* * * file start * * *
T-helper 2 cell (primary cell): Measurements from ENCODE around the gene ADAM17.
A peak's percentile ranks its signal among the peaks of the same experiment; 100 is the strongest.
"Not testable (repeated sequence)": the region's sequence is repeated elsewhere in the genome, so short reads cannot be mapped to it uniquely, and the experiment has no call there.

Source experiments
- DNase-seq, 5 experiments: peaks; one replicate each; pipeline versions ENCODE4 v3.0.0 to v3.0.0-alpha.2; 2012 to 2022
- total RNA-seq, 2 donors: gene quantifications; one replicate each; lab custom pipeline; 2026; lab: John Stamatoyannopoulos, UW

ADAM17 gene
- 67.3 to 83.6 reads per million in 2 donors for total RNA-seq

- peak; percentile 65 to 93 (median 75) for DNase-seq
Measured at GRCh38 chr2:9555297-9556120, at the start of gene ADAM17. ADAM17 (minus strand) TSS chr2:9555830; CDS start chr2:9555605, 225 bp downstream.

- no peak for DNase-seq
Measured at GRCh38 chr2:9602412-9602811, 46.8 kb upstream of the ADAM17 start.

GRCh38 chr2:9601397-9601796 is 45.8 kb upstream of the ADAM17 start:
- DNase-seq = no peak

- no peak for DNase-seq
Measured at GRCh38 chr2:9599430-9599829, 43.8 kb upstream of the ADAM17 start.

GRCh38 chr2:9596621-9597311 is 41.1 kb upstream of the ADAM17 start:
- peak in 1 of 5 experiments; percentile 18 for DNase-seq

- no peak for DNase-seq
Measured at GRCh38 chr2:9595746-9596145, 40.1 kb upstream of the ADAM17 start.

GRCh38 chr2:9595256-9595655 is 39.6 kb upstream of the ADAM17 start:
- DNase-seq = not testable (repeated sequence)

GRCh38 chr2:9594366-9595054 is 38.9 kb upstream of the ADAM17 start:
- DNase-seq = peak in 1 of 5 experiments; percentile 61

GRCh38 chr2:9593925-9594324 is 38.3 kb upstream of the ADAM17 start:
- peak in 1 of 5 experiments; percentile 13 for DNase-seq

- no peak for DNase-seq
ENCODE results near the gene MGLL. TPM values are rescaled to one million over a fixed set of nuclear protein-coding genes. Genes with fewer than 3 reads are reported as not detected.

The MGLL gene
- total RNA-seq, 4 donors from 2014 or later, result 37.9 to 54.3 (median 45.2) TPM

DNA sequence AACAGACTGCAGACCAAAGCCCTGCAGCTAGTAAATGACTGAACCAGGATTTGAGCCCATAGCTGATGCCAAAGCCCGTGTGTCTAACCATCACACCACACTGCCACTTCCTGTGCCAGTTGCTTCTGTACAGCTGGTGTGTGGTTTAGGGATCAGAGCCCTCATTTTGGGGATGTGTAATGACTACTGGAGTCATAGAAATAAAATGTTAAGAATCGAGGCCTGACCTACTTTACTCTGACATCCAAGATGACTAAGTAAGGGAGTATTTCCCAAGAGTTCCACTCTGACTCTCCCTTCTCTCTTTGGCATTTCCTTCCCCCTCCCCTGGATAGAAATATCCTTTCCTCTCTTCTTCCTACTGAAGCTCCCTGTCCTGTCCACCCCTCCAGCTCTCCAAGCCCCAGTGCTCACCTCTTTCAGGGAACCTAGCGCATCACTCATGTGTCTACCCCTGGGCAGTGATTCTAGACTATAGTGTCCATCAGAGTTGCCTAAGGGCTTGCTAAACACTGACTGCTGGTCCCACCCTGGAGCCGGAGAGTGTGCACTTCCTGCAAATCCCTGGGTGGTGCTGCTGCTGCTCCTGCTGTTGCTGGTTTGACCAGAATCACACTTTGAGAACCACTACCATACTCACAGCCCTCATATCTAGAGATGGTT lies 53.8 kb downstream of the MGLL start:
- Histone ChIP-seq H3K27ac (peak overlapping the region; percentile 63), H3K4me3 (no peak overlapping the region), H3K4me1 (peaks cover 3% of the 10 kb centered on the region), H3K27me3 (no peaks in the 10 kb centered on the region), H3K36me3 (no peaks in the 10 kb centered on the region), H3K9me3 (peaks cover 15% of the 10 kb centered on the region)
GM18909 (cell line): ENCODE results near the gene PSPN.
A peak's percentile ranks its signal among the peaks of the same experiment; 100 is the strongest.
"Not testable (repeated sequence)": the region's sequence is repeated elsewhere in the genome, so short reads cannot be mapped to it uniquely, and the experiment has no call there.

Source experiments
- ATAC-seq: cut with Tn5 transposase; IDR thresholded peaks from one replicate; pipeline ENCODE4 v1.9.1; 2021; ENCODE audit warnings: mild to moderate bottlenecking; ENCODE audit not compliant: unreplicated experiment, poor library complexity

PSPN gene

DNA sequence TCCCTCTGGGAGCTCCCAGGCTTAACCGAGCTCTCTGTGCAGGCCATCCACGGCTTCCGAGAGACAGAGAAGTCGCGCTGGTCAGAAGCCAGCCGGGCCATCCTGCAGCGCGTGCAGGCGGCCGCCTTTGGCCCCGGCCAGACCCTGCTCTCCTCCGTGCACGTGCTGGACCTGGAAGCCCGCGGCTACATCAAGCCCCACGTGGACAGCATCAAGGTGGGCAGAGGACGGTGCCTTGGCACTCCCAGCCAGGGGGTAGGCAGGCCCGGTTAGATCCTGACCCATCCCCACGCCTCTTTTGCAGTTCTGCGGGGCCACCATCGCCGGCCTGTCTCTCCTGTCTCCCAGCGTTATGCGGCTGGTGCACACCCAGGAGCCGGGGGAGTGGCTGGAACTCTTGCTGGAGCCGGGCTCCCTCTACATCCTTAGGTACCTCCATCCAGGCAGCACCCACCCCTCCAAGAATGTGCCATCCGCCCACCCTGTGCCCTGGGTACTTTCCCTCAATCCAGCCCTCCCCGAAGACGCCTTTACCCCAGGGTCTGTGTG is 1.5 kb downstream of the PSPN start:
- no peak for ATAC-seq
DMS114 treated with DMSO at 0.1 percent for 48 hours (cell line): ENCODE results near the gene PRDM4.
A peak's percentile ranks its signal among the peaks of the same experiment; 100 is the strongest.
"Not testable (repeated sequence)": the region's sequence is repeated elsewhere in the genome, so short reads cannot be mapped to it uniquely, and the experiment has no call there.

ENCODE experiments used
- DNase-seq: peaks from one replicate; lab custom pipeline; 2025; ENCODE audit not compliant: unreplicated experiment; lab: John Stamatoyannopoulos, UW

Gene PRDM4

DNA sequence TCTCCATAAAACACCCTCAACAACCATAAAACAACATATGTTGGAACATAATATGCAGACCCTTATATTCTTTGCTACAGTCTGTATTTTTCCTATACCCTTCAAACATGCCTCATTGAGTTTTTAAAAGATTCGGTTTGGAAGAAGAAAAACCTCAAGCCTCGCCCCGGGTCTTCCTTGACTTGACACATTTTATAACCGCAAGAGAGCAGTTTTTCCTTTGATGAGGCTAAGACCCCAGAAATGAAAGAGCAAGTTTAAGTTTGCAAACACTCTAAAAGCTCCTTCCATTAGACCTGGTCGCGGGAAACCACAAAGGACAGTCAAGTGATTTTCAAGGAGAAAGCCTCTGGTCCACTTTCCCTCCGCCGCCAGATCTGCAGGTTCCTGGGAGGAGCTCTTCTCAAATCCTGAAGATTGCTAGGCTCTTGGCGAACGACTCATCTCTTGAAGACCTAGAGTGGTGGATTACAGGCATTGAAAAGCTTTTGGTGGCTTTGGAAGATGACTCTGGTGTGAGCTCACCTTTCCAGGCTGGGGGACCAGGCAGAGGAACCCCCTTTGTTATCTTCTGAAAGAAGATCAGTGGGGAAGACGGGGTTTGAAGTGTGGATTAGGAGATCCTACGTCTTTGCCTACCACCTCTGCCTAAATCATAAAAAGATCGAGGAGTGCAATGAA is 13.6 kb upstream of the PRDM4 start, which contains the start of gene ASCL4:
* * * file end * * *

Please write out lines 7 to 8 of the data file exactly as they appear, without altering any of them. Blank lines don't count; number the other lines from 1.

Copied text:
ADAM17 gene
- 67.3 to 83.6 reads per million in 2 donors for total RNA-seq